"Ironically, farm workers have an essential role in the production of most of the fruits and vegetables in the United States," said Sara A. Quandt, Ph.D., professor of public health sciences and the study's lead researcher. "Yet, many of them can't afford enough food and worry about whether their children have enough to eat."
The study involved 102 households in a five-county area of central North Carolina (Duplin, Harnett, Johnson, Sampson and Wake).
Face-to-face interviews were conducted at 22 sites including farm labor camps, trailer parks, individual homes, churches, laundromats and at Migrant Head Start programs using the Food Security Core-Module Questionnaire developed by the U.S. Department of Agriculture. The questionnaire measures food security, which is access to enough food for a healthy lifestyle.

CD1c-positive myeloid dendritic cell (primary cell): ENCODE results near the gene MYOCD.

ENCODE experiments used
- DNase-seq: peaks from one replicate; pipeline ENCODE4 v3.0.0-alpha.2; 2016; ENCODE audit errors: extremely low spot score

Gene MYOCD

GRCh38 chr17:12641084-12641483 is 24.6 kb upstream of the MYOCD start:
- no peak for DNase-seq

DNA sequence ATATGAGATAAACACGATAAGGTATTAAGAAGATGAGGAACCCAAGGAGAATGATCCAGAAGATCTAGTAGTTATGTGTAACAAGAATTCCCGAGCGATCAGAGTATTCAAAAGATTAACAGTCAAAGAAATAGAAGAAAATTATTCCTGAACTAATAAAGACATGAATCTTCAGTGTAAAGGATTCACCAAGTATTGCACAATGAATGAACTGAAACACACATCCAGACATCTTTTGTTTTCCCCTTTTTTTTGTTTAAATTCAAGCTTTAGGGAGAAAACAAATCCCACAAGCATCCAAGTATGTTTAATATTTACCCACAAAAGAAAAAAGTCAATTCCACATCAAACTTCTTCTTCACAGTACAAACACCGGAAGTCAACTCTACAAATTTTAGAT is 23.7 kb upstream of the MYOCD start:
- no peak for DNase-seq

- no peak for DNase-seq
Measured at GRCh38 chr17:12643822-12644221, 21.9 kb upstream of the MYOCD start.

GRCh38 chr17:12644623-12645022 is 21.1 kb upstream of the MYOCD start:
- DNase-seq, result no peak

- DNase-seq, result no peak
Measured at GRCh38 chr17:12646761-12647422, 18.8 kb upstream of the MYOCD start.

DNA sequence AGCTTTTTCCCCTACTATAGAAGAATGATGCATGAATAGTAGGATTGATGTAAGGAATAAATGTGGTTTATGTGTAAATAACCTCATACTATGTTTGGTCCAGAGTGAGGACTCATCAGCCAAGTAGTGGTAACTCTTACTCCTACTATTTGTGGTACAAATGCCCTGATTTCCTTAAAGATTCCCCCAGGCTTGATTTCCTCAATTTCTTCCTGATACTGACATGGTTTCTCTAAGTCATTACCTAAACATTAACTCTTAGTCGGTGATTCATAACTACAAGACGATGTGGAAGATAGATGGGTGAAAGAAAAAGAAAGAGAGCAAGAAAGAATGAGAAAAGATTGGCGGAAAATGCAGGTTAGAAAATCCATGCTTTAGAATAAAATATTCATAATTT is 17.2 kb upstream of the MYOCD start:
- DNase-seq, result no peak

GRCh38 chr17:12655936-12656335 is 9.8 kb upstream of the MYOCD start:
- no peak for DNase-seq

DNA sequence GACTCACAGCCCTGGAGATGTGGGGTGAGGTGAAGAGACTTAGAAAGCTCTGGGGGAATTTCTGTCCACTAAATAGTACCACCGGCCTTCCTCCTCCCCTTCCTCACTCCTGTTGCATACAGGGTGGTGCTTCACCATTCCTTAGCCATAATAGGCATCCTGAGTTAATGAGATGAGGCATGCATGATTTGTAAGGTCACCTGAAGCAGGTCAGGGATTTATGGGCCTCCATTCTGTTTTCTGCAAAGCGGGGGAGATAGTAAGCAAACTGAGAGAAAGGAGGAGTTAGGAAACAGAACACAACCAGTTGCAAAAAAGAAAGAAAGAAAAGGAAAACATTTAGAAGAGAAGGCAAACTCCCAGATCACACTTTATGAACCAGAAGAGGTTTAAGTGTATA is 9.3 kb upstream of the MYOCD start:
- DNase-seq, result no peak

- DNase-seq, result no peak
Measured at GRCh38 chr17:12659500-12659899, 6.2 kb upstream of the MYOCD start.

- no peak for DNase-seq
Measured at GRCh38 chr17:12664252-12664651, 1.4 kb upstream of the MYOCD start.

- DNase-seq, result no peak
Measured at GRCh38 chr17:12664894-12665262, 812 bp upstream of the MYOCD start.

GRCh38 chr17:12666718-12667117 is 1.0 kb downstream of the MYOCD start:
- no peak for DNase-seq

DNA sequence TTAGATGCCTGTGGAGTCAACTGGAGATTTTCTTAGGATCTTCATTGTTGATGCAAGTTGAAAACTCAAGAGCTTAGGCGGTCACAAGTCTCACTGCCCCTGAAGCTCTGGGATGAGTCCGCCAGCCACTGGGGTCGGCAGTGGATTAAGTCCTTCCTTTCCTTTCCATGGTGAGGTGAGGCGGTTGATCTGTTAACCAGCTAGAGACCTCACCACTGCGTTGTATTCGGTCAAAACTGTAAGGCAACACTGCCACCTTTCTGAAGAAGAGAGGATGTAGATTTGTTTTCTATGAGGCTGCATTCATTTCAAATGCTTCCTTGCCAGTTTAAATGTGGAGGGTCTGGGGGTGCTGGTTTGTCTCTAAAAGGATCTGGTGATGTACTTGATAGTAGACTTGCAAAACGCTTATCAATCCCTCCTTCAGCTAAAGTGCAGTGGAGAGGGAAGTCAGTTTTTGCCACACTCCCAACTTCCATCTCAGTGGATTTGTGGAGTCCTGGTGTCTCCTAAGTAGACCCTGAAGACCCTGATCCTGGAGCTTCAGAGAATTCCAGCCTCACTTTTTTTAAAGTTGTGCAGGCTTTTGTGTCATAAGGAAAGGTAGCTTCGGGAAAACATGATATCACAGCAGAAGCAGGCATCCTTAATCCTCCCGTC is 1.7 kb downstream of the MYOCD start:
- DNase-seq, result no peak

"This is the first study on food security among farm workers," said Quandt. "We found a high level of food insecurity among this group."
The researchers found that farm workers with children were especially at risk. "Households with children were four times more likely to have limited food access than the general United States population," said Quandt.
The study was conducted as part of a four-year project, Casa y Campo, and was funded by the National Institute for Occupational Safety and Health to address the health issues affecting farm worker communities.
In North Carolina, the farm worker population is estimated at 200,000 workers and their dependents. They work on a variety of crops including tobacco, green peppers, cucumbers, sweet potatoes, apples and Christmas tre
Contact: Barbara Hahn
Wake Forest University Baptist Medical Center